Cricket Australia claims it offered to host the three-Test series against South Africa but that offer was rejected.
The series was postponed indefinitely on Tuesday after CA claimed the coronavirus situation presented too big a risk for Australia to tour. This despite Cricket South Africa meeting numerous extraordinary protocols set out by CA, and coronavirus daily active case numbers in Gauteng – where the series would be played – dropping markedly over the past two weeks.
Early in the negotiation process, CA floated the idea of hosting the series in Perth, a proposal that was revisited recently as the governing body looked for solutions to this challenge.
CA interim chief executive Nick Hockley says that proposal was rejected by CSA.
‘We’ve been doing an enormous amount of work with CSA and we have last night’s decision, so we’ll work through over the coming weeks and months when we may be able to reschedule the series,’ Hockley told ESPNcricinfo. ‘We did offer to host the series here, but CSA made that very clear that they’ve also got lots of other commitments and with quarantine periods and the like, that wasn’t feasible.
‘We didn’t explore [neutral venues] in too much detail, the question if you think about a neutral venue is where, and there are challenges in lots of different jurisdictions, so certainly we made the formal offer to host and CSA, which we respect entirely, made their position very clear and we’ve continued to work as hard as we can to try to make it happen. But we came to a point where people were starting to commit costs, people were starting to have to do pre-departure protocols and enter into bio-secure environments in South Africa in preparation.
‘I think we gave ourselves every shot, we couldn’t have left it any later, but in the end that residual risk, the implications if we did get a positive, the chances of getting a positive, meant we really didn’t have any other decision.’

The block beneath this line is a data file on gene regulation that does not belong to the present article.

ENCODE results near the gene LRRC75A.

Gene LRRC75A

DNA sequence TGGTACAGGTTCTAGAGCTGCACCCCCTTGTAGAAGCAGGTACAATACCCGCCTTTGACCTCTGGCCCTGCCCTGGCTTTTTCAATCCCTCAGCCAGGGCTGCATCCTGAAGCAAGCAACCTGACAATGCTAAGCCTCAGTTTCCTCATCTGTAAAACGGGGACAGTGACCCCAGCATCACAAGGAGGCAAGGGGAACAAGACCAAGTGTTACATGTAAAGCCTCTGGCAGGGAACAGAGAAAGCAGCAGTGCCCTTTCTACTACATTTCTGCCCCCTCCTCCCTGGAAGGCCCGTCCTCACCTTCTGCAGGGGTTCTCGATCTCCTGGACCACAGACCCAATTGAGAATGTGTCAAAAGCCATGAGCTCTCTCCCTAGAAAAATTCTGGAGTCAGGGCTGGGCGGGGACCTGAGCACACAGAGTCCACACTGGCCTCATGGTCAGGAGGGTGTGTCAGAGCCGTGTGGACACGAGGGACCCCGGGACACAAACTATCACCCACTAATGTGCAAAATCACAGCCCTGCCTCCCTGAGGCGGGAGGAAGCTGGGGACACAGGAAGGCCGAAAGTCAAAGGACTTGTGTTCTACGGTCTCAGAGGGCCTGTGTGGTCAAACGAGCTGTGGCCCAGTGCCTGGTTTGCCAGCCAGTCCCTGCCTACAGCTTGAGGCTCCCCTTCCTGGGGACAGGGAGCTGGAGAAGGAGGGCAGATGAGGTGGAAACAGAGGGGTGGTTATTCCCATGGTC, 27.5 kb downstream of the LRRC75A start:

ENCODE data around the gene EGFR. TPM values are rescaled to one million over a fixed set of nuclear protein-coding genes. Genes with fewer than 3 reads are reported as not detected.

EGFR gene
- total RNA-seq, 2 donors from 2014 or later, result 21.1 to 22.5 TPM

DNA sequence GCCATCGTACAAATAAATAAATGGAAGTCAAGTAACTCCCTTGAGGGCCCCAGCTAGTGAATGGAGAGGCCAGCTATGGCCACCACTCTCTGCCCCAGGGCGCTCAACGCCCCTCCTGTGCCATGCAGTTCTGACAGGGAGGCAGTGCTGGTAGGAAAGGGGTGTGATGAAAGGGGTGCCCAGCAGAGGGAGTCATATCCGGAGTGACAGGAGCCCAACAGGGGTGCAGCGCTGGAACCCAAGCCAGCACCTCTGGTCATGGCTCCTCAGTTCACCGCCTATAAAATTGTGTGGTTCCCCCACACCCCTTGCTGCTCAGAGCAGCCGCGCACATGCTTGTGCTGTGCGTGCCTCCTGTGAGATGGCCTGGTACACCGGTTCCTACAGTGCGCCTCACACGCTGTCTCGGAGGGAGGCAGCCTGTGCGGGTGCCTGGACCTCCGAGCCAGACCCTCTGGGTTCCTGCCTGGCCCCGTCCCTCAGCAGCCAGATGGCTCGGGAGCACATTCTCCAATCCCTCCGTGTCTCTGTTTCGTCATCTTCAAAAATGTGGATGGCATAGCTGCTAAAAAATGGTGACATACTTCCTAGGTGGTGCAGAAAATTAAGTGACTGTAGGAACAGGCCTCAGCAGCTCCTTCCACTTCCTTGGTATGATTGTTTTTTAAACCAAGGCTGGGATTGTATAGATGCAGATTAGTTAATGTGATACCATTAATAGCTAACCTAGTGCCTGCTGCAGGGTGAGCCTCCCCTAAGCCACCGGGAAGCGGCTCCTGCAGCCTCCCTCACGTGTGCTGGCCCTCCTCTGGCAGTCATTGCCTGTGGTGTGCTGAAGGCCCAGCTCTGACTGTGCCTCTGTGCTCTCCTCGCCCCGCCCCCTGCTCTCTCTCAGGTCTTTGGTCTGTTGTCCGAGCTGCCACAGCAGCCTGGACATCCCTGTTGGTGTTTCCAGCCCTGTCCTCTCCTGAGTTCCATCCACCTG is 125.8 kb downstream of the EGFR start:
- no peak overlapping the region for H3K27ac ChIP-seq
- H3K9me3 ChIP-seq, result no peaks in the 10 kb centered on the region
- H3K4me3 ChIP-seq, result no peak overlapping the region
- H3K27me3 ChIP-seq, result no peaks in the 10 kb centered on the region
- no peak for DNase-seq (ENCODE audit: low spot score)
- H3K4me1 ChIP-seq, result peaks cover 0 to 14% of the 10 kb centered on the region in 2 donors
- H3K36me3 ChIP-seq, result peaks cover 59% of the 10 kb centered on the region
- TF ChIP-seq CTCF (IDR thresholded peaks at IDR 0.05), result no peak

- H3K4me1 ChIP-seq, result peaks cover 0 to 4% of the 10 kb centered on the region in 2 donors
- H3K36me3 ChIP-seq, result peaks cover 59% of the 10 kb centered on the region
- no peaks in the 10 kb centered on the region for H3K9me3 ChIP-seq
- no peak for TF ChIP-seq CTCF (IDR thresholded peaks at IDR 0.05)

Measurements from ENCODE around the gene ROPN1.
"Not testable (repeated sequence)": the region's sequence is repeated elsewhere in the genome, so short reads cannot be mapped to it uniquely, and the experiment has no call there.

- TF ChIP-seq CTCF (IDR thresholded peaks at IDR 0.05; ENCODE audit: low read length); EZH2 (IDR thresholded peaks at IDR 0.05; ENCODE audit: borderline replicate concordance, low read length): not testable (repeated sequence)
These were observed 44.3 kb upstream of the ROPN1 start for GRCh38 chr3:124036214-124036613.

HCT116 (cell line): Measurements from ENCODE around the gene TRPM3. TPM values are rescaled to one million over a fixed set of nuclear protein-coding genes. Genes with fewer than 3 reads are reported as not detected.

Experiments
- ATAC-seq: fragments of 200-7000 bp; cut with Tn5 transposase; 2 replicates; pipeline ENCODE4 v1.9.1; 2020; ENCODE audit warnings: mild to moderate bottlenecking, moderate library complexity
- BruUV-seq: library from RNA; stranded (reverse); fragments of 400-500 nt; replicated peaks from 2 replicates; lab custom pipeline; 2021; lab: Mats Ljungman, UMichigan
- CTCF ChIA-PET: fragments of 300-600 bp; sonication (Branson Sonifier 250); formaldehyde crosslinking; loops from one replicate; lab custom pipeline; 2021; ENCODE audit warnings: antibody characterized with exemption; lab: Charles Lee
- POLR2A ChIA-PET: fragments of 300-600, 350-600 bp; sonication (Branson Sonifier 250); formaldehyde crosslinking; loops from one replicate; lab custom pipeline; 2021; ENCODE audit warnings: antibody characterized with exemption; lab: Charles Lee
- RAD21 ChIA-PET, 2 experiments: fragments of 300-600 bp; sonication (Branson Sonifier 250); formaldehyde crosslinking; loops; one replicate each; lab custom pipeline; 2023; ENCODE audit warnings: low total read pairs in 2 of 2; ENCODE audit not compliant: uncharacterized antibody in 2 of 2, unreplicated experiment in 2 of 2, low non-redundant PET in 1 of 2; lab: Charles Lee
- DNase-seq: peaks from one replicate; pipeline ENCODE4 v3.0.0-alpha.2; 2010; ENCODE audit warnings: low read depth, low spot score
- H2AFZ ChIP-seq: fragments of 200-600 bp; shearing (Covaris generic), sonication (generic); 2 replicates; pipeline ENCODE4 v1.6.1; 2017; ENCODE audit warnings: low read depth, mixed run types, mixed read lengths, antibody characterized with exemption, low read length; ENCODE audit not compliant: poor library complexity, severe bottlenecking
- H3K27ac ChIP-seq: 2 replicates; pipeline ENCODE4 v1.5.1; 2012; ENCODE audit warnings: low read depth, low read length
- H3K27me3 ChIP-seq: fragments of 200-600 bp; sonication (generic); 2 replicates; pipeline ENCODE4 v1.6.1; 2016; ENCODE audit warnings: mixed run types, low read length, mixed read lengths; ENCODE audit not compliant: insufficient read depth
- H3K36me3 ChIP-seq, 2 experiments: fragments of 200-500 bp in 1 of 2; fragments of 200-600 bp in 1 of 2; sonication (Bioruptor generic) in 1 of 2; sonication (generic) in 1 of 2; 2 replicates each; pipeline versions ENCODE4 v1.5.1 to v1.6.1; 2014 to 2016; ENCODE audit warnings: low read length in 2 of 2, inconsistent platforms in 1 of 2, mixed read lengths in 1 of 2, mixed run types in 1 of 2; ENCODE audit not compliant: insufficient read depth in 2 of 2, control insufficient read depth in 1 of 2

Hockley pointed to South Africa’s second wave – which, again, is in sharp decline in Gauteng – and the complexities of what would happen if one of the touring party caught the so-called ‘South African’ variant of the disease and had to return to Australia, as the primary reasons they decided to call off the tour at the eleventh hour.
‘What happened during the process is really two things. South Africa very sadly have hit the peak of their second wave, and then secondly we’ve got the more virulent strain, which there’s still lots of unknowns around,’ he said. ‘So as we’ve worked through the residual risk and also some questions and challenges around if we were to get a case how and when we can get our players back home, taking advice of medical experts and putting health and safety absolutely No 1, we were really left with no option.
‘We’ve spoken to the players’ association at length, I’ve spoken to the coach … the players are disappointed, they want to play cricket, they want to appear in the World Test Championship, they want to play Test cricket, they want to get back on the horse after this recent India series. They’re very disappointed and we all went into this endeavour and all worked very hard to make this tour happen.
‘I think the reaction – obviously we’ve spoken to our equivalents at length – I think the reaction from CSA is totally understandable and we share their disappointment given the power of work everyone’s put in to try to make this tour go ahead.’
The decision effectively ends the Proteas’ Test season after the second Test against Pakistan. They will only play Test cricket at the end of the year again, when India tour. Australia have a jam-packed schedule that includes an Ashes series at the end of the year.